Building integrated reporting practices provides an opportunity for enhanced transparency and, ultimately, better risk-management. In a 2023 commissioned Total Economic Impact™ study conducted by Forrester Consulting on behalf of Workiva, a SaaS company and the only unified platform for financial reporting, ESG & GRC, it was found that a composite organisation based on interviewed customers using Workiva’s integrated reporting product saw a three year return on investment of 204%. 

Optimising efficiencies

Andie Wood, Workiva’s Vice President for regulatory strategy, said the shift in language between the NFRD and CSRD “gives a very strong hint to the broad operational nature” they expect the new regulation to be considered in.

“They’re not just asking an organisation to disclose some data, but also for them to consider their strategy and the [ESG] risks,” Wood said. 

“I’m not unsympathetic to why organisations look at the scale of this and find it daunting, the numbers do look a bit worrying, but I think this is one of those areas born for technology,” Wood said, adding that optimising efficiencies in the reporting process is more material now than ever before.

Breaking down organisational silos could be another added benefit of the new directive. Companies will have to find innovative ways to make sure that sustainability information is treated with the same degree of rigour and suspicion as financial information.

Sustainability teams hold considerable technical science and topic expertise – integration can help them share this with their finance colleagues, who bring their years of financial reporting experience to the table, particularly working with the previous directive to develop appropriate metrics and key performance indicators to measure and monitor ESG performance. Earlier oversight by auditors leads to a smoother process overall, particularly during review.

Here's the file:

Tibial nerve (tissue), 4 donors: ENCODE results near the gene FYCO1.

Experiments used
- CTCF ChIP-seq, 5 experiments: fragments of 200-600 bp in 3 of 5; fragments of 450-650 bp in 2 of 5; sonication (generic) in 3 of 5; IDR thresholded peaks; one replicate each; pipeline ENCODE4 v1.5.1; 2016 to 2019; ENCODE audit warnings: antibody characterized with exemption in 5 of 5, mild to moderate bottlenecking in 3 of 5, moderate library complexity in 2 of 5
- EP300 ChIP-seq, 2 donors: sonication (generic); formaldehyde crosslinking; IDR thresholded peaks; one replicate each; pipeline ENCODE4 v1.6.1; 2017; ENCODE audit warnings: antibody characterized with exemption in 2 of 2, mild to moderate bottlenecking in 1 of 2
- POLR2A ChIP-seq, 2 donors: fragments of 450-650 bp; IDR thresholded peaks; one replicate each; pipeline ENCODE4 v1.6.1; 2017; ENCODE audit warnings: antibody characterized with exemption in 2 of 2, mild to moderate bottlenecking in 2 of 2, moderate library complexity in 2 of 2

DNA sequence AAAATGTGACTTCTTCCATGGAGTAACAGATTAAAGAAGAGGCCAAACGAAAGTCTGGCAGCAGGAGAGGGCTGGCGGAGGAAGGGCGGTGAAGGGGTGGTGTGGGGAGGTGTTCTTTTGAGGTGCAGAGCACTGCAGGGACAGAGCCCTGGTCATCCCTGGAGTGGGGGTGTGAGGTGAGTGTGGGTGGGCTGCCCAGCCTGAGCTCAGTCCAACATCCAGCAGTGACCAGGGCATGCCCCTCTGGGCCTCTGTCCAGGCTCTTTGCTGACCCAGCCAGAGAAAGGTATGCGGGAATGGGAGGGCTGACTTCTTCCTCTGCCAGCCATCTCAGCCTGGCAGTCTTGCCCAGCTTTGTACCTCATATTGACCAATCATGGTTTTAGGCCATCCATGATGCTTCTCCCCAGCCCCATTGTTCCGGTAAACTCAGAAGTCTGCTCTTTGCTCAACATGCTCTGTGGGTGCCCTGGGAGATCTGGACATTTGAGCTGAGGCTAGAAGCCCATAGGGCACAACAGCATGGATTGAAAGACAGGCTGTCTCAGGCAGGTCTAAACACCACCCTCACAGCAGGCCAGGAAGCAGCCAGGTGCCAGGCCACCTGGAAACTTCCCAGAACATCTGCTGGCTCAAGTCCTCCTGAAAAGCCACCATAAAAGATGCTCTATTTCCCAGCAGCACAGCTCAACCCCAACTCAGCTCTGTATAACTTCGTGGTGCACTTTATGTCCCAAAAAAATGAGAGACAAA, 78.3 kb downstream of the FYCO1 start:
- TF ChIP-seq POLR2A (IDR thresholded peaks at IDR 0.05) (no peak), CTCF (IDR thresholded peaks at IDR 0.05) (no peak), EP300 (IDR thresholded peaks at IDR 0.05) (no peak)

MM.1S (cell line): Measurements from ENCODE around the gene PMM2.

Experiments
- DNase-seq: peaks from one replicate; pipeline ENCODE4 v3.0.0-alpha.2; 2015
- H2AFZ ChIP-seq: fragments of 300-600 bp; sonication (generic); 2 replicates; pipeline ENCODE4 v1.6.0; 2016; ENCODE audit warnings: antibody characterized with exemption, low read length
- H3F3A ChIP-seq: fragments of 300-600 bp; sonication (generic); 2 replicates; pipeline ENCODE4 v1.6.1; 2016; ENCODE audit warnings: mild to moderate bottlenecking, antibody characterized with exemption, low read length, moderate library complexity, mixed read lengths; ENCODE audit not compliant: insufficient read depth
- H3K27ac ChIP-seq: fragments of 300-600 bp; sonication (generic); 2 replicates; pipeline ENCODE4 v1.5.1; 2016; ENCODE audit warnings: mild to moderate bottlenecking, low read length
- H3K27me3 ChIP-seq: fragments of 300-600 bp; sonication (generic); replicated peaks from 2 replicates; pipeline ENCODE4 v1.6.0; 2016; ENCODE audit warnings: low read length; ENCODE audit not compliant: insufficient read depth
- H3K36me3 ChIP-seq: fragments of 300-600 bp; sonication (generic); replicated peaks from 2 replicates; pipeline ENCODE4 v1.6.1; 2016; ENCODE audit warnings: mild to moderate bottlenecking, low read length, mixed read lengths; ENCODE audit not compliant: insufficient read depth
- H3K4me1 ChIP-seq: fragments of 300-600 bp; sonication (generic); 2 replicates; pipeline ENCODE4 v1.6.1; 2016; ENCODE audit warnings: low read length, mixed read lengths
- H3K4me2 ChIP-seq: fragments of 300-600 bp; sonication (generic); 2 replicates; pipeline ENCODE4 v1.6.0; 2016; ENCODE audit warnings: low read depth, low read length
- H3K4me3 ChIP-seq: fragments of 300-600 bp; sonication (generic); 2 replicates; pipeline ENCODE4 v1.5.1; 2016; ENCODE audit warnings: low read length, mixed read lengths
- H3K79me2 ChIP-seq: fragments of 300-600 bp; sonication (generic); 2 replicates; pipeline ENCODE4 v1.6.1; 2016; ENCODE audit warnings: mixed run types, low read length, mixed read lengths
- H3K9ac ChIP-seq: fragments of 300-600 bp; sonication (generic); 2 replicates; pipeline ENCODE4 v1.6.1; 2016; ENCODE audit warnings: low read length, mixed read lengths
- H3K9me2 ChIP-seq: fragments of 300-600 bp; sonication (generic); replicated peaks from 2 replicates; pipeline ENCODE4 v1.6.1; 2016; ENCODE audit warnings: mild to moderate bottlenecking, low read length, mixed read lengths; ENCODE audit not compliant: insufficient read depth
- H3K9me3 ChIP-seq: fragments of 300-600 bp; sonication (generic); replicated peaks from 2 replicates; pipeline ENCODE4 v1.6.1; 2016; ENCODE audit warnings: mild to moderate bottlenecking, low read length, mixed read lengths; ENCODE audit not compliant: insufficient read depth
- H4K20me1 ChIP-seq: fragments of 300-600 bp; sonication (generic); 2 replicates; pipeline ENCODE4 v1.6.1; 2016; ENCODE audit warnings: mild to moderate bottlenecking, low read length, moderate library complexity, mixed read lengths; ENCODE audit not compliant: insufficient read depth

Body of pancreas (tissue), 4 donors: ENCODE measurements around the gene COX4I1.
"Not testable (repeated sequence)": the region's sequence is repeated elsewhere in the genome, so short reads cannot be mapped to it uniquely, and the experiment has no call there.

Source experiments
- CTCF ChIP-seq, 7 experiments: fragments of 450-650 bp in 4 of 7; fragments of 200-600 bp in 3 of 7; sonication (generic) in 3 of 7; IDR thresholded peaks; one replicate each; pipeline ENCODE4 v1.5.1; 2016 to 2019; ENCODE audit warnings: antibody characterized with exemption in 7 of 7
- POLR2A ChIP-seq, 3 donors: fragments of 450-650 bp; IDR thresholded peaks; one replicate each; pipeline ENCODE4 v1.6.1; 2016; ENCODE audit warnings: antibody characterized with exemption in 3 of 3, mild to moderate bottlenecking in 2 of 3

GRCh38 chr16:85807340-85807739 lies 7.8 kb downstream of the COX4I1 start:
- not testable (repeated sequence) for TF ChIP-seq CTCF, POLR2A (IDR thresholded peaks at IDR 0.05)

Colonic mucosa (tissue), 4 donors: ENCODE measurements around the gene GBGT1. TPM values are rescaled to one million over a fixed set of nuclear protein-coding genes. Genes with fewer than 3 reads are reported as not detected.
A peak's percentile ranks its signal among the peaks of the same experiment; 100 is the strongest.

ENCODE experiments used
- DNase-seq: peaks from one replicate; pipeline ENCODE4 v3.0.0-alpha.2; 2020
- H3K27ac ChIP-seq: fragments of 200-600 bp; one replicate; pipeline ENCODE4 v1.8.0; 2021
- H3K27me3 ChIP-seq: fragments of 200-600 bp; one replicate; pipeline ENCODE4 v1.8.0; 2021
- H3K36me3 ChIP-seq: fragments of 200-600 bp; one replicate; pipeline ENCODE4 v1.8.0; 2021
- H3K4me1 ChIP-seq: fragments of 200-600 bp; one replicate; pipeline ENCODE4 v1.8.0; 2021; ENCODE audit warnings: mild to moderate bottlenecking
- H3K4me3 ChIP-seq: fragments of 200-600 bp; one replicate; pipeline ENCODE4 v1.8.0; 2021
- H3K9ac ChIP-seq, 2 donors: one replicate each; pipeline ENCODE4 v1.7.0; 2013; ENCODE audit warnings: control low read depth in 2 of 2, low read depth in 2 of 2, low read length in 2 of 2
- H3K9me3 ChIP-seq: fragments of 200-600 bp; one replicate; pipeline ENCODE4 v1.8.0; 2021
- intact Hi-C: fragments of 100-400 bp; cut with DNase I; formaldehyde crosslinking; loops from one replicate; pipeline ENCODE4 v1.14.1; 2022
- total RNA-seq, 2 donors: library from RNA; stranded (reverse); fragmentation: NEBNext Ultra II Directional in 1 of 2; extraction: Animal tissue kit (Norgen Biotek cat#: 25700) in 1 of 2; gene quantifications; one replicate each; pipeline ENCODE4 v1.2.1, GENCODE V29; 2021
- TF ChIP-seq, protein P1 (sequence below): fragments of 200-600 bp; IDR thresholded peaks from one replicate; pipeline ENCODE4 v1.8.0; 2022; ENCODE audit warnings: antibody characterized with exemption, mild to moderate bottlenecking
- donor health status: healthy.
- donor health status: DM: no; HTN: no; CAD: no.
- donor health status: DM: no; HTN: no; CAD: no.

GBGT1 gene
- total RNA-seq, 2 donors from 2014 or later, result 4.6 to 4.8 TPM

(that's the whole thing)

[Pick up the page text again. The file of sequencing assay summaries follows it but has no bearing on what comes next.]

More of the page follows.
“For sustainability teams, [audits are] not a pressure they’ve had to face, so there’d be a different approach to how you’d do your job naturally,” Wood said.

She adds that the well-known challenges to collecting sustainability data – the broad scope of the data that needs collecting, data unavailability – provide further significant challenges for sustainability teams to address. “There are efficiencies to be found, however: data from internal management reports, for example, could be repurposed, again providing an opportunity for valuable integration of financial and non-financial teams,” said Wood.

Unlike financial data, sustainability data often needs to be pulled from across the organisation – the team monitoring a company’s methane emissions, for example, probably won’t be the same team recording workplace sentiment. Once the data is compiled, even more integration will be required – the sustainability team holds the subject matter expertise necessary to interpret the non-financial data, whereas the expertise on how to report data in a form that is optimised for external auditors. Both teams will have to work together to meet the requirements of the new directive, aligning their reporting timelines and ultimately providing both regulators and their company with a thorough, more authentic picture of the business.

Wood said Workiva’s Total Economic Impact study also made it clear that integrated ESG reporting enhanced organisations’ ability to make strategic decisions. “What we put in the report should be a reflection of how we’re thinking and operating as an organisation”, said Wood. “I think it’s still the case for most organisations that the majority of the advantages come from that integration back in the process.”

Integrated ESG reporting is of increasing importance to stakeholders, investors, and now a demonstrated priority of regulators as well. This trend towards compliance and sustainability presents opportunities for companies to stress-test their strategies for the long-term in a changing financial landscape, and to identify opportunities for efficiency in the process. Ensuring business models incorporate ESG factors is no longer a moral consideration; in the age of sustainability, it is a demonstrated competitive advantage.